Catherine Forster is the Author of Chasing Tarzan. This is her story.

About the Book

In the 1960s, a relentless school bully makes Catherine’s life a living hell. She retreats inward, relying on a rich fantasy life–swinging through the jungle wrapped in Tarzan’s protective arms–and fervent prayers to a God she does not trust. She fasts until she feels faint, she ties a rough rope around her waist as penance, hoping God will see her worthy of His help.

As the second of eight children, Catherine is Mommy’s little helper, and like Mommy, Catherine is overwhelmed. The bullying and the adult responsibilities together foment her anger. She starts smacking her siblings, and becomes her younger sister’s nemesis. Spooked by who she is becoming, Catherine vows to escape for real, before she hurts someone-or herself.

Catherine finds salvation in a high school exchange program: new town, new school, new family, new persona. A passport celebrity. In New Zealand, nobody knows her history or her fears. Except for her Kiwi “mum,” who sees through Catherine’s façade and pulls her out from her inner safe-house. Exposed, her sense of self implodes. Catherine must finally rethink who she is.

What is your book about?

Chasing Tarzan is about the ripple effects of bullying, how it shapes who we become, and impacts our closest relationships. In my early years we moved like gypsies, my father chasing the elusive brass ring in sales. He promised adventure, a new state, a new town, a new school, but I found only chaos and menace. There was no one to protect me from a school bully or my brother’s fists. My parents, teachers and friends did not intervene. I escaped the only way I knew how, channeling an imaginary companion and protector, Tarzan. Powerfully adept at whisking myself away, I retreated far inward so their taunts could not reach me, not realizing no one else would be able to either. A rich internal world dampened the pain, but changed nothing. I woke to this truth and sought action, becoming an exchange student. In New Zealand, seven thousand miles away from my tormentors and all who knew me, I took on a new persona: the popular girl. I fooled everyone; except for my Kiwi host “mum,” who saw through my façade and pulled me out from my inner safe-house. Exposed, my sense of self imploded, and I was forced to rethink who I was.

What do you hope other people will take away from reading your book?

I wrote the book so that those struggling with bully or its long-term effects would not feel alone. I want the targeted to know that what they are experiencing, or encountered in the past, is indeed abuse. I was told that bullying was a fact of life, part of growing up, that one would be stronger for it. This is not the case. Individuals who are the target of severe bullying (whether physical or verbal) are more likely to struggle with their relationships, suffer from depression, addiction, and suicide. It is my hope that Chasing Tarzan will help young readers seek positive solutions, and begin the process of fortifying their own voice. For those still suffering from trauma inflicted long ago, I hope the book shines a light on that past, laying bare the truth––the mistreatment was not their fault, and they did not deserve it.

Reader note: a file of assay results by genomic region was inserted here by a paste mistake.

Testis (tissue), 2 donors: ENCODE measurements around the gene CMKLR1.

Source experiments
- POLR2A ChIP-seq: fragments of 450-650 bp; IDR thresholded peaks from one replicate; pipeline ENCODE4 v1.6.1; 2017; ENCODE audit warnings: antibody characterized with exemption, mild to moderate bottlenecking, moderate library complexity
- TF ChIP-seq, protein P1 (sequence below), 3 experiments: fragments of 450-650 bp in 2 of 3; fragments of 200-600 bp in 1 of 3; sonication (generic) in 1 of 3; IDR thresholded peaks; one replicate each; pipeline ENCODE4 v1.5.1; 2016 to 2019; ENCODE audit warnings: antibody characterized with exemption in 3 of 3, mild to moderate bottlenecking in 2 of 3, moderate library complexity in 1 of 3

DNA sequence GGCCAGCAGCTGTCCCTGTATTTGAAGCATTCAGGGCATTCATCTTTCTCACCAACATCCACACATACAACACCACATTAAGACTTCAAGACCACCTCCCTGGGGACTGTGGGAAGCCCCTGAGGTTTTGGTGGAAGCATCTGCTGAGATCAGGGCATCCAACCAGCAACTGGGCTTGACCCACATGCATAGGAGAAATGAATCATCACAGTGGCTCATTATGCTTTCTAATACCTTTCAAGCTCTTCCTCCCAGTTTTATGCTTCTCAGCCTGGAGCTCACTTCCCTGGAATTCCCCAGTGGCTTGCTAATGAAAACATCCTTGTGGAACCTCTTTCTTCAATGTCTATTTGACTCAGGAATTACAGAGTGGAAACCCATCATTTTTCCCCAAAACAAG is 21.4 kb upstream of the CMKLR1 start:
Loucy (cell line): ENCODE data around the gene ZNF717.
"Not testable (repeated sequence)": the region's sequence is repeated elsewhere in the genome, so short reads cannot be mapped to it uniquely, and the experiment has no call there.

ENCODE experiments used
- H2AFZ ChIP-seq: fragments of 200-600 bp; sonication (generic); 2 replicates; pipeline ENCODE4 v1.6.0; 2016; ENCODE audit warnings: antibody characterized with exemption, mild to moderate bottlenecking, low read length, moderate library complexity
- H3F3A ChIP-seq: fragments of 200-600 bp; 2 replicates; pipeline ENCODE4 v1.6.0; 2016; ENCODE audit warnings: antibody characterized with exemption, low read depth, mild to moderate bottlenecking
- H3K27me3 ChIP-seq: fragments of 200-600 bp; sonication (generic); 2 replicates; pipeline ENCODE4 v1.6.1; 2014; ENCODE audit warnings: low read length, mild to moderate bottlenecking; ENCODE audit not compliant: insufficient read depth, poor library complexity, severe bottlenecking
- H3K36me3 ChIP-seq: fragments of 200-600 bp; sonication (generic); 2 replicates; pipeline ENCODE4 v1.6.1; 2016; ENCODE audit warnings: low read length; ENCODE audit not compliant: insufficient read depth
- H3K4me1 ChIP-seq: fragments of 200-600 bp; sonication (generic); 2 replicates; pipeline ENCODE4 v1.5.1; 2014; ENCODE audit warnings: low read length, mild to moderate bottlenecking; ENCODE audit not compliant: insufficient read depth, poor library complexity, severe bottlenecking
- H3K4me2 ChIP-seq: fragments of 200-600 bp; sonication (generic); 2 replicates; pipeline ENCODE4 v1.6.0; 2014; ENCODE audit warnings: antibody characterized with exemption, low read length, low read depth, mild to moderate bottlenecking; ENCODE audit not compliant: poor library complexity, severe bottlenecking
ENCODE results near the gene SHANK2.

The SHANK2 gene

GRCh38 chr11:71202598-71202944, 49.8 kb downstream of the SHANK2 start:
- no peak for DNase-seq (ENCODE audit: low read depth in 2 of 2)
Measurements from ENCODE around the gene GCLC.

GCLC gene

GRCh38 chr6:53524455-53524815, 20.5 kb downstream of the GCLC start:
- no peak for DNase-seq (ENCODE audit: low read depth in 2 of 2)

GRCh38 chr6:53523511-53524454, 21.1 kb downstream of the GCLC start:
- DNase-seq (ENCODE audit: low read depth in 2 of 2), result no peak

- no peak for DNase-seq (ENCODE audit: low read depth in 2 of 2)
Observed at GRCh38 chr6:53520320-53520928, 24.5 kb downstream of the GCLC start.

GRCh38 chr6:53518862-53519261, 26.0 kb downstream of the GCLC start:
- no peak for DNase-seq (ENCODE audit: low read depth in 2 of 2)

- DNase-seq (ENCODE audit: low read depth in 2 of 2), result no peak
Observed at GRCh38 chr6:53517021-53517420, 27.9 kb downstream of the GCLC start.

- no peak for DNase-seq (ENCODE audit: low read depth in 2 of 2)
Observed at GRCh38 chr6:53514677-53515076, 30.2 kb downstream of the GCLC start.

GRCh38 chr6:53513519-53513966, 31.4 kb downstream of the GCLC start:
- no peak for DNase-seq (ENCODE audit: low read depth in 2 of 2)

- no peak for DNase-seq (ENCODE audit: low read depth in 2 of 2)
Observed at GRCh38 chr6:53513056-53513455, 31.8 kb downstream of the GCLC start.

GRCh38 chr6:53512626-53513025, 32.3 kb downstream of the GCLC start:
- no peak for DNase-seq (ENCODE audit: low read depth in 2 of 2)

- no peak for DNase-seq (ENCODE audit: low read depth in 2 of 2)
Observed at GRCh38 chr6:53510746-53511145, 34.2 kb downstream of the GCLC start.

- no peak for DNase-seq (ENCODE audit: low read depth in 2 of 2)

What was the most difficult part about writing the book?  The most rewarding?

Most difficult: finding the story.

My first draft was a 700-page memory dump. I thought it was a book, only to discover through sharing that it was at least five: a coming of age story, a parenting book, a travel book, an exposé on relationships, and a cookbook! I started over. The second draft was three-hundred pages and radically stripped down, at least I thought it was. After another round of sharing with my writing group, I wrote draft three and sent it to an editor. Her response was devastating. Feeling I’d embarked on a foolish journey, I put the book away, but it would not leave me alone. I re-read all the notes from my readers and the editor, and began again. I dove deeper than I ever thought possible, exposing incidents I’d long ago banished, tucked away in an impenetrable vault in my head. Only a few radically modified chapters survived from the original manuscript, but I’d found Chasing Tarzan.

Most rewarding: my readers’ responses, how the book resonates with them, allowing many to rethink their own story.

What do you do when you are not writing?

I am an artist, a filmmaker, a writer, a mother, a wife, and a kayaker who loves to bake. My creative platforms are for exploring issues and themes I am passionate about. They are equally fascinating to me, just in different ways. Writing is more cerebral, painting more physical, and filming is physical in the doing and solely a head game when editing. What I like is the steps between them, how they arrest different components of my abilities, my body, my emotions. If I’m having creative difficulties, I take walks, kayak, or knead dough, each step or stroke bringing me closer to finding a solution.

What’s next for you?

I’m writing a work of fiction, Sorry Cakes for Supper. The story alternates between the main character Judyth’s week with her granddaughter and to flashbacks of Judyth’s childhood, beginning in 1914 and ending in 1920 when she meets her future husband Ed. The journey takes her from a joyful child to a reticent adult, yet it is the course of one week spent with her granddaughter that is most life-changing. In the studio, I’m working on the painting series, Bristle and Lick, inspired by the current lack of genuine political and social engagement. I’m also developing a new experimental film based on man’s sense of entitlement towards nature.

How can our readers get a copy of your book?

It is available where ever books are sold including Amazon

What is the best way for our readers to connect with you? 







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